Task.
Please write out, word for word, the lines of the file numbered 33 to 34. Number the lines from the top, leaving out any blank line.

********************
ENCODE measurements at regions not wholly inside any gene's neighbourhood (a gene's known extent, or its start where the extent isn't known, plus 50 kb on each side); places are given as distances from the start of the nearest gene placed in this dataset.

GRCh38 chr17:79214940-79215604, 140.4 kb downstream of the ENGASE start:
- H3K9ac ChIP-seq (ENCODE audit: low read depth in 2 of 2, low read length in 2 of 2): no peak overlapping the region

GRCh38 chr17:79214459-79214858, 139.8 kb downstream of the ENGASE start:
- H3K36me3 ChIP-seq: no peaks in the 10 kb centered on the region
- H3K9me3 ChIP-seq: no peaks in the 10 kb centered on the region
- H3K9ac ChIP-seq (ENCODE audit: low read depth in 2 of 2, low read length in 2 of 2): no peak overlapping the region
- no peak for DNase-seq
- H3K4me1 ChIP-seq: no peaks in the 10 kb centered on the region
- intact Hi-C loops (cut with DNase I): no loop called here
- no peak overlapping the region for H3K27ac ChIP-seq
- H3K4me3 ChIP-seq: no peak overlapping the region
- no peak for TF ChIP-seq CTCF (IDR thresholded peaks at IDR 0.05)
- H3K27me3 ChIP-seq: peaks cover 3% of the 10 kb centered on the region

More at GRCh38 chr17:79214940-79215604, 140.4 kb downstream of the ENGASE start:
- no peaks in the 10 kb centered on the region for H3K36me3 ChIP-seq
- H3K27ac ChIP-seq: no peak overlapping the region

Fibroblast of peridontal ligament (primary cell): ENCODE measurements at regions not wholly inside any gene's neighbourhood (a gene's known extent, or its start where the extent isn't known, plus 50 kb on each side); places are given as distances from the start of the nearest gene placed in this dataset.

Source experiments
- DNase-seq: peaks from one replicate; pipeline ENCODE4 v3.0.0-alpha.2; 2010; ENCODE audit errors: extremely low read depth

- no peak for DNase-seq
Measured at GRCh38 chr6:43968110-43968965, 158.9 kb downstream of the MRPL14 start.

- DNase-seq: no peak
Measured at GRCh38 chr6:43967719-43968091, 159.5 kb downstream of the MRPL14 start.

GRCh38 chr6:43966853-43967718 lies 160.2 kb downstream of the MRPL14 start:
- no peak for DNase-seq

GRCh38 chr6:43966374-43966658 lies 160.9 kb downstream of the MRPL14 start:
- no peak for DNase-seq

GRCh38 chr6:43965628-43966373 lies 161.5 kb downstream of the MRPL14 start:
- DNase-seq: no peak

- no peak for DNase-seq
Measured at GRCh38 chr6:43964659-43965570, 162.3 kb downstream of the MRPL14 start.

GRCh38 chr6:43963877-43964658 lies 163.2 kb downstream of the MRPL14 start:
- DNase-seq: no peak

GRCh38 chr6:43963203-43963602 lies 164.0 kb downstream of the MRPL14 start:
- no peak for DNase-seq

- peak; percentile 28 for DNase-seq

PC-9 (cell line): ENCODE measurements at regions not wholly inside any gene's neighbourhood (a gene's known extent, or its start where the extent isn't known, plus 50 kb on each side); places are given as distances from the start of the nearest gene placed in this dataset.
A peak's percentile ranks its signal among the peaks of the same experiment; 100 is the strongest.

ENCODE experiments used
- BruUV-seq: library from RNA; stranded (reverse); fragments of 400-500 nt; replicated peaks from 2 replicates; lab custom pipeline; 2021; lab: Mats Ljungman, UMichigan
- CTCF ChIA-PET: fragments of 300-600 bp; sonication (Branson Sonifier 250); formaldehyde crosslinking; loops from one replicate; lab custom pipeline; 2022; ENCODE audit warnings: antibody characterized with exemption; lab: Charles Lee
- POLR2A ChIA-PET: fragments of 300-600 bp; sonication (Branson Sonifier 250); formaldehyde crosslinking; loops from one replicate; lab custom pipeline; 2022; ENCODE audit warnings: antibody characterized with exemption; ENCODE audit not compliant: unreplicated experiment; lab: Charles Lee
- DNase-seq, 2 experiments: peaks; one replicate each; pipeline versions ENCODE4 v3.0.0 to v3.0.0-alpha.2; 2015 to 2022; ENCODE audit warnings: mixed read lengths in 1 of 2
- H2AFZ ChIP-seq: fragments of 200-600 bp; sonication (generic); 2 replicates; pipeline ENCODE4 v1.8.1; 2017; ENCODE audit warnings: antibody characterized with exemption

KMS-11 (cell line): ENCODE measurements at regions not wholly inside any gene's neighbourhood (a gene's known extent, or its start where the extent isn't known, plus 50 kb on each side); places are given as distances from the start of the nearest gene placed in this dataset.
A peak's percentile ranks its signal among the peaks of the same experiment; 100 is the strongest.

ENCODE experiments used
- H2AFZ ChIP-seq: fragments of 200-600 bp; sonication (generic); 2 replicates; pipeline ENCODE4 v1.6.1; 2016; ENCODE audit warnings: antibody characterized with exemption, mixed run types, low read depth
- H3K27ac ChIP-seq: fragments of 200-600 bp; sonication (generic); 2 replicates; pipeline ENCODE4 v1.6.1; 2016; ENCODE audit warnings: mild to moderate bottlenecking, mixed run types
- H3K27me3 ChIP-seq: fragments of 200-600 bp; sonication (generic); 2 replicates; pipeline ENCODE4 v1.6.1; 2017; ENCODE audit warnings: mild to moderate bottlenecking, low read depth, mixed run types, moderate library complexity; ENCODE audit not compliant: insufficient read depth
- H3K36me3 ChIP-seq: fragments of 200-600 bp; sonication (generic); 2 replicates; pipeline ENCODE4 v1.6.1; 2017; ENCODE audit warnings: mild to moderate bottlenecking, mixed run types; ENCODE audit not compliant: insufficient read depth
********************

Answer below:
GRCh38 chr6:43963877-43964658 lies 163.2 kb downstream of the MRPL14 start:
- DNase-seq: no peak